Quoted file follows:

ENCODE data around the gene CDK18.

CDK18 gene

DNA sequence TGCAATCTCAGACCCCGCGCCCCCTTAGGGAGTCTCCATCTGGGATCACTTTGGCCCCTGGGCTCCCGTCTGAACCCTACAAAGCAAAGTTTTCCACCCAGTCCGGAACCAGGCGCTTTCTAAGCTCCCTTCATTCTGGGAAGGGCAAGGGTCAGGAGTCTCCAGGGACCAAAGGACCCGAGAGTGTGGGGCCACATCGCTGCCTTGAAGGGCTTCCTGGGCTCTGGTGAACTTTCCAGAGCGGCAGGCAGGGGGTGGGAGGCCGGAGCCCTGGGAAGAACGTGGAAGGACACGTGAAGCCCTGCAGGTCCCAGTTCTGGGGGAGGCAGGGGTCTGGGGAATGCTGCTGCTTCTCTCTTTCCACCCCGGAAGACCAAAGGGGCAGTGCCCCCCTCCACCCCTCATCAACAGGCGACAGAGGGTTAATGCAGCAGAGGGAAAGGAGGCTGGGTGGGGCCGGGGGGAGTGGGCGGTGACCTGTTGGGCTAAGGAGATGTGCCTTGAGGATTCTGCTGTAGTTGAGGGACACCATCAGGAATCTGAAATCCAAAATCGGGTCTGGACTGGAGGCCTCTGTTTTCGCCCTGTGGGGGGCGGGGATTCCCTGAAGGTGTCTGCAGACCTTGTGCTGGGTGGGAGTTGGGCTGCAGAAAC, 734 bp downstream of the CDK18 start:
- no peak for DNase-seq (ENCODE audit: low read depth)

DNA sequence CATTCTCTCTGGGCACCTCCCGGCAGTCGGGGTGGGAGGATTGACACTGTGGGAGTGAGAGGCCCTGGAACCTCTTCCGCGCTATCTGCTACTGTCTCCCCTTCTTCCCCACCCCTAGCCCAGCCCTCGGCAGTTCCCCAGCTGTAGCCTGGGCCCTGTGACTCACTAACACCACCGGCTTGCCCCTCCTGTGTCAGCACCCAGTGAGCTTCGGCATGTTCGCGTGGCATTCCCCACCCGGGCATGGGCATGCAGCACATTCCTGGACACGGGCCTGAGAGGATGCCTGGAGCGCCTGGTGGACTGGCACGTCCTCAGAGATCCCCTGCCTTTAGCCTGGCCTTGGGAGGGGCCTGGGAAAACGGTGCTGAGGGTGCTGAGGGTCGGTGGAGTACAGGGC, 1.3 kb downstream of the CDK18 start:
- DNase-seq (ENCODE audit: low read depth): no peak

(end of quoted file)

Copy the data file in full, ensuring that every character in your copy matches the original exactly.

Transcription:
ENCODE data around the gene CDK18.

CDK18 gene

DNA sequence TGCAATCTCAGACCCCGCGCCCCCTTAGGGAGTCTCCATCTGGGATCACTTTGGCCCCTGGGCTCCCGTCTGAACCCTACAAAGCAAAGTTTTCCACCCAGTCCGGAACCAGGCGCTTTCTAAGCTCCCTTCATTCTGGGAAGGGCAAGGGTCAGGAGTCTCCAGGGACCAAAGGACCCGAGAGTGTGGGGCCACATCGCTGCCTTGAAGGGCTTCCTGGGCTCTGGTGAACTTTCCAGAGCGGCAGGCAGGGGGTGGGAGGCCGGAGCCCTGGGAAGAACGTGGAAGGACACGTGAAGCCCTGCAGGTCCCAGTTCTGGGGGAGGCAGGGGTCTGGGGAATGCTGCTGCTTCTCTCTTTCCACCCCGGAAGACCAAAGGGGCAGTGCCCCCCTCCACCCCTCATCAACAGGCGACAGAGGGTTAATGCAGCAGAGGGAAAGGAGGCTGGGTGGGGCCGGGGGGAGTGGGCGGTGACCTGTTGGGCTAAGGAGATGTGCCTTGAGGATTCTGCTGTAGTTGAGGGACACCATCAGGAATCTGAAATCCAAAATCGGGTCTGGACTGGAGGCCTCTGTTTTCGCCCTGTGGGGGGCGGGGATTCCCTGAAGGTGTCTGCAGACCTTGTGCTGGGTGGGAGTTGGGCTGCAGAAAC, 734 bp downstream of the CDK18 start:
- no peak for DNase-seq (ENCODE audit: low read depth)

DNA sequence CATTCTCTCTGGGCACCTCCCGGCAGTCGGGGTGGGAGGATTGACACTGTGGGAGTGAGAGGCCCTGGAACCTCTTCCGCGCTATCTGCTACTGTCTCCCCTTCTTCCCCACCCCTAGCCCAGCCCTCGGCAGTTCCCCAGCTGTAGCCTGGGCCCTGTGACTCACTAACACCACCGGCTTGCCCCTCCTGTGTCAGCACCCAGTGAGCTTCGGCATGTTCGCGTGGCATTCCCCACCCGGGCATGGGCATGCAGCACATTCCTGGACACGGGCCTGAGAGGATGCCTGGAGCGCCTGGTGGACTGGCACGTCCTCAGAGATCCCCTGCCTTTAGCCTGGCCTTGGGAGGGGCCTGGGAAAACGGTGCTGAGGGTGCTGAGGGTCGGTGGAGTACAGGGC, 1.3 kb downstream of the CDK18 start:
- DNase-seq (ENCODE audit: low read depth): no peak